In the absence of metropolitan region, urban agglomeration or micro region, with the characteristics summarized in number 1, above, municipalities are incentivized to adhere to/implement a non mandatory regionalized structure, since they are not automatically burdened with the obligation to share the grating authority on water and sanitation services under regional units, reference blocks, public consortia or mutual interest agreement (as opposed to metropolitan areas, urban agglomerations and micro regions, which are mandatory). The main incentive municipalities have by doing so is the access to federal funding for water and sanitation services. Municipalities non-compliant with regionalization requirements are prevented to benefit from federal financial resources otherwise available to water and sanitation.

As a general rule, after Federal Decree 11030/2023, most of municipalities that do not participate of a metropolitan area, urban agglomeration, micro regions, regional units, reference blocks, public consortia or mutual interest agreement have until March 31st, 2023, to adhere to/implement a regionalized structure for providing water and sanitation services. From this date, municipalities that are not regionalized will be prevented to access financial resources provided by Federal Government as explained above.

Prior to the enactment of New Regulatory Framework, the determination of the incumbent authority on water and sanitation services among the federative entities could be debatable. Interpreting our Federal Constitution, most scholars and court precedents deemed municipalities as the natural authorities (treating water and sanitation as local services), but there were doubts with regards to municipalities located in metropolitan areas. Brazilian Supreme Court (“STF”) had three relevant precedents prior to the New Regulatory Framework. Under these precedents, the creation of metropolitan areas, which is a decision reserved to the states only, results in the necessary sharing of powers among the municipalities comprised in the region and additionally with the respective state.

As presented above, New Regulatory Framework consolidated such case law and deepened the general understanding on the matter. According to New Regulatory Framework, all the regions created by states lead to such mandatory sharing[3].. Accordingly, regions became authentic GA of water and sanitation services carried out in their territory. Moreover, considering the governance among the state and the municipalities comprised in the region, as far as region structures are adopted, state government tends to fulfill a predominant role among all the federative entities involved in the coordination and delegation of water and sanitation services.

That leadership of the state government is an upside for private participation in the sector. From a base case standpoint, it is easier for PHC to deal with only one government responsible for a whole region comprising dozens of municipalities. Additionally, as above mentioned, states tend to be a more sophisticated interlocutor for water and sanitation projects when comparing their administrative structure with those of municipalities.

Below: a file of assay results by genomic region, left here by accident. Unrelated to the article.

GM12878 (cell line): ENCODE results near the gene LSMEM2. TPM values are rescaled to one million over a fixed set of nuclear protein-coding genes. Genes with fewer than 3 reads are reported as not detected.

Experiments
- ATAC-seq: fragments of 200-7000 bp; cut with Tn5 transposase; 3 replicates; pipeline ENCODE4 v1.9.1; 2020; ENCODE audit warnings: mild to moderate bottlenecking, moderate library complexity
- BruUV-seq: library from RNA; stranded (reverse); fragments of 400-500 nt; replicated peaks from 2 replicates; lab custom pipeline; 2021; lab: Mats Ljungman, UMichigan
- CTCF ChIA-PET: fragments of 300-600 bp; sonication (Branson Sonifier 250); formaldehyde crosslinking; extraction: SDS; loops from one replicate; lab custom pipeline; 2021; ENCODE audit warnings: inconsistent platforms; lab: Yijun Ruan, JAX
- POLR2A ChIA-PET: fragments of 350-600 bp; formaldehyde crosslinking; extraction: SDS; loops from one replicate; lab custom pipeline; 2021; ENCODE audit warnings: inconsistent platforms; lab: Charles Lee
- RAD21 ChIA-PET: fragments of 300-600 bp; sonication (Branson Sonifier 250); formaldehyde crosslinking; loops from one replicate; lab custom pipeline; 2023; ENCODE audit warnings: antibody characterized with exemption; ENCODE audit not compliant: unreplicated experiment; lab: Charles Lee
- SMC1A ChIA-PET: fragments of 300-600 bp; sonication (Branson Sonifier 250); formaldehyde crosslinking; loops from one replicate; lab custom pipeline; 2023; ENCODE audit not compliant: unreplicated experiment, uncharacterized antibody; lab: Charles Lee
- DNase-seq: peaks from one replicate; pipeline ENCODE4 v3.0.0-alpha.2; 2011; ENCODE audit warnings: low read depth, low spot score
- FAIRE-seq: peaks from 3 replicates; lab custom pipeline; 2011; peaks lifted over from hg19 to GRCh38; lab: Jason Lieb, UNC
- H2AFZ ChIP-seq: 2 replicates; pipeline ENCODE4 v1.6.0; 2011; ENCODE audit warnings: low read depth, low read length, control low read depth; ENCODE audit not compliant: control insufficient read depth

• (e) Final Conclusion

Brazil faces an undeniable improvement in its business environment in the water and sanitation sector. The experience on contractual regulation as an alternative more friendly to private investment has been solidified for the last two decades. On the top of that, bidding procedures follow increasingly best practices for auctions and competitiveness, in terms of transparency, anti-corruption rules and equal treatment among national and foreign players. BNDES, since 2016, has been structuring bidding procedures for an increasing number of water and sanitation projects: aside from engaging highly skilled consultants for modelling bid notices and agreements, the bank capitalizes on its structure and reputation to materialize larger and challenging projects, as it was the recent case in Alagoas and Rio de Janeiro.

In parallel, New Regulatory Framework brings relevant keystones for doing water and sanitation business, promoting opportunities without threatening legal stability. Judicialization of certain projects and agreements may take place, although it is worth mentioning that STF, in a recent precedent which discussed the constitutionality of New Regulatory Framework, recognized that the new law is entirely conformed with the Brazilian legal system.

Considering the short-term needs for universalizing the access to water and sanitation services in favor of millions of Brazilians, it is expected a dynamic and legally robust pipeline of projects in the next few years.


[1] To be updated in attention to the recent enactment of a new decree.

[2] This provision does not prevent that specific laws at the state level must be enacted for authorizing the divestiture of the stockholding control. Since state governments are the controlling shareholders of SOC, New Regulatory Framework, as a federal legislation, could not have the effect of authorizing such a transaction on the benefit of another federative entity.

[3] There are few exceptions in which municipalities may withdraw from sharing water and sanitation utilities assigment in regions. For example, when one municipality does not share any infrastructure of water and sanitation with another entity, the former may preserve its exclusive powers on the matter.